May 31, 2005 > Irvington Park
John Horner surveyed a road from Washington Corners to Centerville in the late 1800s. The road pattern left a triangular piece of land where Bay Street joined the road from Washington Corners to Centerville. George Walters donated this lot the town for a park. The community erected a 110-foot flagpole there in 1887.
Early pictures show a wrought iron fence around the park. Speaker's platforms were sometimes erected for special celebrations and several trees were planted for shade and beauty.
An El Camino Bell and two highway signs were erected here June 13, 1909 by the Ladies Aid Society of Irvington, assisted by the Women's Club of Washington Township. A postcard photo shows the bell and signs on the iron post. One sign marked the road to Mission San Lose and the other to San Jose.
A contract for painting the town flagpole was given to Manual Gomes in 1913. Gomes was described as a skillful painter and able seaman, apparently a reference to the 110-foot high pole. A reporter wrote, "The Park at Irvington is one of the prettiest spots in the Township. It's a good example for the rest of the township to follow, cleaning away rubbish and making vacant lots attractive by a well-kept lawn and a few good shade trees.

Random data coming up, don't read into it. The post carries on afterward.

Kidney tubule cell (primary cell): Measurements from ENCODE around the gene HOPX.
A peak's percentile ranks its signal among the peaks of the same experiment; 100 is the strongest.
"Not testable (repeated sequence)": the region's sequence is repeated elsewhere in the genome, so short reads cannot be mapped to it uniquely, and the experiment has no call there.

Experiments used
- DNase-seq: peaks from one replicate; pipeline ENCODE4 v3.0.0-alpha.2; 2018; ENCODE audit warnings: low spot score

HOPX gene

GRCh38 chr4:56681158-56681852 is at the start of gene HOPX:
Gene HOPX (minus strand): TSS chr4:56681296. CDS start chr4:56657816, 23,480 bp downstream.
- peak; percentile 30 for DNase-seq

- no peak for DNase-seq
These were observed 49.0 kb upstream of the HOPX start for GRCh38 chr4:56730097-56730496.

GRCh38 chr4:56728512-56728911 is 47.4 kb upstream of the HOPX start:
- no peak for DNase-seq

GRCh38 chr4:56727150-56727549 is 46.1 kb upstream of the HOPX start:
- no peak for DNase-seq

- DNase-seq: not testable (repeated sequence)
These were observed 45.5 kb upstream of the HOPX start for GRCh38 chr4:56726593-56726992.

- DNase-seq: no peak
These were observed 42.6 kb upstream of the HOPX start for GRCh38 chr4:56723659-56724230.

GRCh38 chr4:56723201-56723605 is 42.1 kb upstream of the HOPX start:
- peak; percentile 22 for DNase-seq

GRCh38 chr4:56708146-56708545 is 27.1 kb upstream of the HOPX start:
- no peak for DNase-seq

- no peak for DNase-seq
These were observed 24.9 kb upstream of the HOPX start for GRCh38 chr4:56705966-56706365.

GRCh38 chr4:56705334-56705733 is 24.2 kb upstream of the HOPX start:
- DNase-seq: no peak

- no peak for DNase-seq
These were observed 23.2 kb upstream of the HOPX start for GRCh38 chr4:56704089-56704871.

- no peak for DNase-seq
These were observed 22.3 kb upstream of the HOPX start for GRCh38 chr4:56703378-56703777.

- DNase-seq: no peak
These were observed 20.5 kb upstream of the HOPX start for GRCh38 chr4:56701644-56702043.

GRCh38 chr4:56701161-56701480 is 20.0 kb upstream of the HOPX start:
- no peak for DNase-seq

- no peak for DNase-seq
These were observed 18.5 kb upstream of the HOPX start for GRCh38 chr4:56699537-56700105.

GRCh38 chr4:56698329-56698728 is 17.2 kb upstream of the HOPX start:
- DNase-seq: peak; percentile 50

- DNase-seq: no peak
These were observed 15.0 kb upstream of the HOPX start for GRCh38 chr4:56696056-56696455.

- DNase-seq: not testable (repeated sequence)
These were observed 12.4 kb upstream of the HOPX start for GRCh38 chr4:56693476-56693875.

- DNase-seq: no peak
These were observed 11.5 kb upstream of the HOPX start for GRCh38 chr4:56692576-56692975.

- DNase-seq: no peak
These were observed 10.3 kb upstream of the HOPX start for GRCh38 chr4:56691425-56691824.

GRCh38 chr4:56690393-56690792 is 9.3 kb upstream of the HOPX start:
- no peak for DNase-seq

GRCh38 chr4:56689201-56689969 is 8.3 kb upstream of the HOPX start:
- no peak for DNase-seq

The park was occasionally mentioned in the local news. Mary Beardsley, the local librarian, was the custodian of the park, but people often helped her with the work and community organizations sometimes assisted on special occasions. The Junior Chamber of Commerce appropriated $5 for improvement of the park and appointed Wayne Day to see that the work was done. The Ladies Auxiliary helped keep the park clean in the 1940s. A fountain was planned in 1916.
The Irvington Chamber of Commerce installed a sprinkler system and planted shrubs in 1948. The flagpole was painted again and a new rope installed. The Irvington Improvement Club replaced the Junior Chamber and installed a yellow flashing light on the top of the monument (see accompanying story).
The Irvington Business Association restored Irvington Plaza Park and dedicated it as A.F. "Andy" Anderson Memorial Plaza. Andy was a key member of the association and a leader in the restoration work.